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PFAS found in well water off West Shagawa Road

Ely Echo - Staff Photo - Create Article

by Parker Loew

At least nine homeowners on West Shagawa Road were advised that cancer-causing chemicals known as PFAS were found in their water supply.

The residents have been advised by the MDH (Minnesota Department of Health) to avoid drinking or cooking with their contaminated well water for their safety.

MPCA has also provided these residents with bottled water until arrangements for an alternative source of drinking water are made.

The contamination was only detected in a few wells off West Shagawa Road, but this may be due to a lack of testing for the contaminants.

“We have sampled 11 wells so far, and of those wells, nine tested for elevated levels of PFAS,” said Sondra Campbell, project manager for the MPCA.

PFAS are a group of manufactured chemicals often used in industrial applications and consumer products since the early 1940s.

They break down slowly and can build up in people, animals and the environment over time.

According to the United States Environmental Protection Agency, health risks from elevated intake of PFAS include but are not limited to decreased fertility, increased high blood pressure in pregnant women, developmental effects including low birth weight, accelerated puberty, bone variations, behavioral changes, increased risk of prostate, kidney, and testicular cancers and reduced ability of the body’s immune system to fight infections.

Contaminated well water is not a new issue for people living off West Shagawa Road.

In the late 90s, a dry cleaner who lived on West Shagawa Road dumped his industrial dry-cleaning chemicals into the soil.

Historical information obtained by the MPCA from former property owners at 1936 West Shagawa Rd indicated that the owners had found a dump area containing plastic barrels labeled “perchloroethylene” after they had purchased the property in 1997.

Many of the barrels reportedly contained a dark tarry residue and had a strong odor.

The barrels were removed by the property owners and the area was filled before MPCA investigations.

The barrels were reportedly left there by the previous property owners, who operated a dry cleaner in downtown Ely.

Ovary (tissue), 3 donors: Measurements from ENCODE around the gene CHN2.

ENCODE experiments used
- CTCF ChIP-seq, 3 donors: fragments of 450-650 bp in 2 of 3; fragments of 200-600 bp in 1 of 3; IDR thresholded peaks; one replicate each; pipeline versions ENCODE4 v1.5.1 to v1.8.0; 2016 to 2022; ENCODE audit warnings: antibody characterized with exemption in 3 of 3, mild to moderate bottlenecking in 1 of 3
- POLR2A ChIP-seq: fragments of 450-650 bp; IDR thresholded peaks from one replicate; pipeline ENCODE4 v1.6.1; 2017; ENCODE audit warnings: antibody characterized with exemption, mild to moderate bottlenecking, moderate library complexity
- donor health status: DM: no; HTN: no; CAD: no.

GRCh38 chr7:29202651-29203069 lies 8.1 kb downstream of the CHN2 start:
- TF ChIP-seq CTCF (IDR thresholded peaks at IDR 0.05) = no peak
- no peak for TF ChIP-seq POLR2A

The incident in the late 90s was originally reported because one of the residents’ birds lost their feathers after drinking the well water.

“We had a parrot. Its feathers turned gray and started falling out,” said Barb Berglund, a resident of West Shagawa Road.

Berglund said how one of her neighbors, the dry cleaner, buried all their dry-cleaning fluid in their garden across the road, which was the underlying cause of the water contamination in the late 90s.

For this reason, many living off West Shagawa Road including Berglund, have been avoiding their well water since the incident and drinking only bottled water.

“We have been drinking bottled water since. Some of our neighbors drink right from the tap though,” said Darwin Olson, a resident of West Shagawa Road.

Most of the residents of West Shagawa Road are of an older demographic and said how it was a pain to only be able to drink and cook with bottled water for decades.

“I’m an old woman calling around five-gallon jugs of water. It isn’t fun,” said Berglund.

Unfortunately for the residents living on West Shagawa Road, they will likely be dealing with contaminated groundwater for years to come, as PFAS cannot be remediated out of the soil, according to Campbell from the MPCA.

“The possibility of remediating these deep bedrock wells PFAS and VOCs (Volatile Organic Compounds) is pretty infeasible,” said Campbell. “What we’re going to be doing is treating all the wells that are impacted.”

In the future, the MPCA might look at possible remediation technologies to get the area to an acceptable level of PFAS and VOCs, but with these wells being 200 feet deep, the technology doesn’t yet exist to do so feasibly.

“I was told they ran out of money,” said owner of Shagawa Inn Resort, Jim Bettcher. “They were doing it last year (testing the wells), and they ran out of money. I don’t know how the government runs out of money, but they ran out of money. They must have more money now.”

Bettcher had to drill an expensive new well four years ago because his old well tested for contaminants.

“We put a 75-foot casing around the new well, so there’s no chance of groundwater getting into that one,” said Bettcher.

The MPCA plans on testing all the residential wells off West Shagawa Road shortly, and Campbell is working with the state contractor, Bay West, to request access to the remaining wells.

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